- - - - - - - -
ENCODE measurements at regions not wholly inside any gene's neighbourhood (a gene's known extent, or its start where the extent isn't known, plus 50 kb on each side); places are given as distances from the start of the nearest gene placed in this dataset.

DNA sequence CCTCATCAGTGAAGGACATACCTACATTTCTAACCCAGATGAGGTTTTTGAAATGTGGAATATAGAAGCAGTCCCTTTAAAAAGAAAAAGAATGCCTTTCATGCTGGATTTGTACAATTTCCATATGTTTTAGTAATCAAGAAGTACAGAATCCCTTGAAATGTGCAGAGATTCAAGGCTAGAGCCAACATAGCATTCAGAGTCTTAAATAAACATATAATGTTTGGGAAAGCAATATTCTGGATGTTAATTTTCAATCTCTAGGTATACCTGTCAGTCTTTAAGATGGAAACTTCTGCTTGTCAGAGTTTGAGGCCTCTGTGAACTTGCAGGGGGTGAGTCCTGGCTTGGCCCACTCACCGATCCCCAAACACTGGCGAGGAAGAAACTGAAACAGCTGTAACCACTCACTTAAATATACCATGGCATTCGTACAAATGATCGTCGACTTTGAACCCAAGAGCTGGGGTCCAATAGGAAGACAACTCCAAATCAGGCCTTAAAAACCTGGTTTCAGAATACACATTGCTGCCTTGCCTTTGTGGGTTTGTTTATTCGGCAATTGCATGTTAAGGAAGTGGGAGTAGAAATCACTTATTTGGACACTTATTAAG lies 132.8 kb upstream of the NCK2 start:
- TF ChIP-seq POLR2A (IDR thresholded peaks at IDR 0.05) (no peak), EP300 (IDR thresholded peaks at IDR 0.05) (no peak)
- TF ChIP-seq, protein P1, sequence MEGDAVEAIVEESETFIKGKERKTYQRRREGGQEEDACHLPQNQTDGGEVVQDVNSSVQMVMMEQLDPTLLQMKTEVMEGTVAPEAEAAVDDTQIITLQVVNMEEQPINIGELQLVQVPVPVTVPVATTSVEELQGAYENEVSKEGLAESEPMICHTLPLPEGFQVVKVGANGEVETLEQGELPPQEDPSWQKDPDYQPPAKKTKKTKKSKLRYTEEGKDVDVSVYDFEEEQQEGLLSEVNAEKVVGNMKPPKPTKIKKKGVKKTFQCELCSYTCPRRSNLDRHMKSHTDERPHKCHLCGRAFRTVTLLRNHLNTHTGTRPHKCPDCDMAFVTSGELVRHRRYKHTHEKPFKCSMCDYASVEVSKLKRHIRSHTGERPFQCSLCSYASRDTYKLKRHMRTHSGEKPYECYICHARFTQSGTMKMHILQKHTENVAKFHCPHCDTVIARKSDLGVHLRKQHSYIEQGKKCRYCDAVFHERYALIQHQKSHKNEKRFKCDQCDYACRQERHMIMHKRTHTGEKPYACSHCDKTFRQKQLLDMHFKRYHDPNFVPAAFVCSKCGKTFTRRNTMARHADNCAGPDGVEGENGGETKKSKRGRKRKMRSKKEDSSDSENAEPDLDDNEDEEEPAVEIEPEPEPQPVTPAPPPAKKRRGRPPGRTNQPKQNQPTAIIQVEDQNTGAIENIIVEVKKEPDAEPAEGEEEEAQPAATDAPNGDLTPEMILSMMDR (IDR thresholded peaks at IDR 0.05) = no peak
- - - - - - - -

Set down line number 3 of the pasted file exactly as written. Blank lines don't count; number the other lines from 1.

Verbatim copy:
- TF ChIP-seq POLR2A (IDR thresholded peaks at IDR 0.05) (no peak), EP300 (IDR thresholded peaks at IDR 0.05) (no peak)